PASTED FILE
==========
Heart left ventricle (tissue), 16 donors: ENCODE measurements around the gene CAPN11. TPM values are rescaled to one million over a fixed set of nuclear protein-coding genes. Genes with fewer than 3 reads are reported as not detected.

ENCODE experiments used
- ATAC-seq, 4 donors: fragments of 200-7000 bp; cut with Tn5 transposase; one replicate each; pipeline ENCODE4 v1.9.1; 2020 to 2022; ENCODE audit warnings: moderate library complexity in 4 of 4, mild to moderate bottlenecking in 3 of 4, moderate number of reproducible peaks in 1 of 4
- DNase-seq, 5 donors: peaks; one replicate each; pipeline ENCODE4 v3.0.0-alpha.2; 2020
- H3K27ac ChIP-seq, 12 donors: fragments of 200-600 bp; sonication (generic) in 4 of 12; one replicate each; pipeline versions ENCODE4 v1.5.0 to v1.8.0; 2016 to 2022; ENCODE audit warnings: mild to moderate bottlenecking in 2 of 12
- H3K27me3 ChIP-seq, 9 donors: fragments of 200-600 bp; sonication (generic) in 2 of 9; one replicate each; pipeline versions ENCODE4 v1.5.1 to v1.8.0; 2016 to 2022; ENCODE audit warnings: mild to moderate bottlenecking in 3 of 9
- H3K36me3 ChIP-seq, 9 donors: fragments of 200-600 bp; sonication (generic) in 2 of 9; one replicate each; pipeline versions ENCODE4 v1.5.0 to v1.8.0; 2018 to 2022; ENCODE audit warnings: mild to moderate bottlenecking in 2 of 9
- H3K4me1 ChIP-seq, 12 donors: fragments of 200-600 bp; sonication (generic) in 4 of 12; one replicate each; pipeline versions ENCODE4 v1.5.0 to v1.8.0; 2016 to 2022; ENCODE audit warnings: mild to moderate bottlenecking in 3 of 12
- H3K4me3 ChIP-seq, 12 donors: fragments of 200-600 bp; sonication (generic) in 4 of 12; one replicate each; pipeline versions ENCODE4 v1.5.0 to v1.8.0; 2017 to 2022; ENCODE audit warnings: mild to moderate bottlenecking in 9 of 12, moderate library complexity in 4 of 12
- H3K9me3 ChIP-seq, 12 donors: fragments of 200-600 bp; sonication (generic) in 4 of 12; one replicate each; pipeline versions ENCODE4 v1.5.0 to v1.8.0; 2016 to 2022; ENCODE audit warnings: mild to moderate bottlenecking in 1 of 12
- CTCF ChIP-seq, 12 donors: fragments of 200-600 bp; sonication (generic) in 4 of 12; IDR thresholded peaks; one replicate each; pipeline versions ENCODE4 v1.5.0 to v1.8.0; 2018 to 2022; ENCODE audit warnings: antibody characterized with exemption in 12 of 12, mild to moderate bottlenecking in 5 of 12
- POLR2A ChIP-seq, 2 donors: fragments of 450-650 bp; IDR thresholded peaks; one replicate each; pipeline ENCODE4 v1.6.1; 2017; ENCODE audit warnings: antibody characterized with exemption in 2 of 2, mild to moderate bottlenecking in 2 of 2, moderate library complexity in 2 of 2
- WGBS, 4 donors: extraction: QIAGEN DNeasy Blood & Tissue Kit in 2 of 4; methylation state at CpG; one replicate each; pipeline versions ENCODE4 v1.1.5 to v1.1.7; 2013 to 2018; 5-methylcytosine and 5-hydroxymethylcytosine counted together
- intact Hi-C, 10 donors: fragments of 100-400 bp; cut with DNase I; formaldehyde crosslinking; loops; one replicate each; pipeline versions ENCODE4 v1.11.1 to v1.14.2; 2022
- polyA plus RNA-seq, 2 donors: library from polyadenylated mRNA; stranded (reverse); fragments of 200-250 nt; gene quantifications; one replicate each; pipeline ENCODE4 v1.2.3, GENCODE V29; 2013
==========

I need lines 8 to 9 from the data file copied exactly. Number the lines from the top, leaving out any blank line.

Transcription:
- H3K4me1 ChIP-seq, 12 donors: fragments of 200-600 bp; sonication (generic) in 4 of 12; one replicate each; pipeline versions ENCODE4 v1.5.0 to v1.8.0; 2016 to 2022; ENCODE audit warnings: mild to moderate bottlenecking in 3 of 12
- H3K4me3 ChIP-seq, 12 donors: fragments of 200-600 bp; sonication (generic) in 4 of 12; one replicate each; pipeline versions ENCODE4 v1.5.0 to v1.8.0; 2017 to 2022; ENCODE audit warnings: mild to moderate bottlenecking in 9 of 12, moderate library complexity in 4 of 12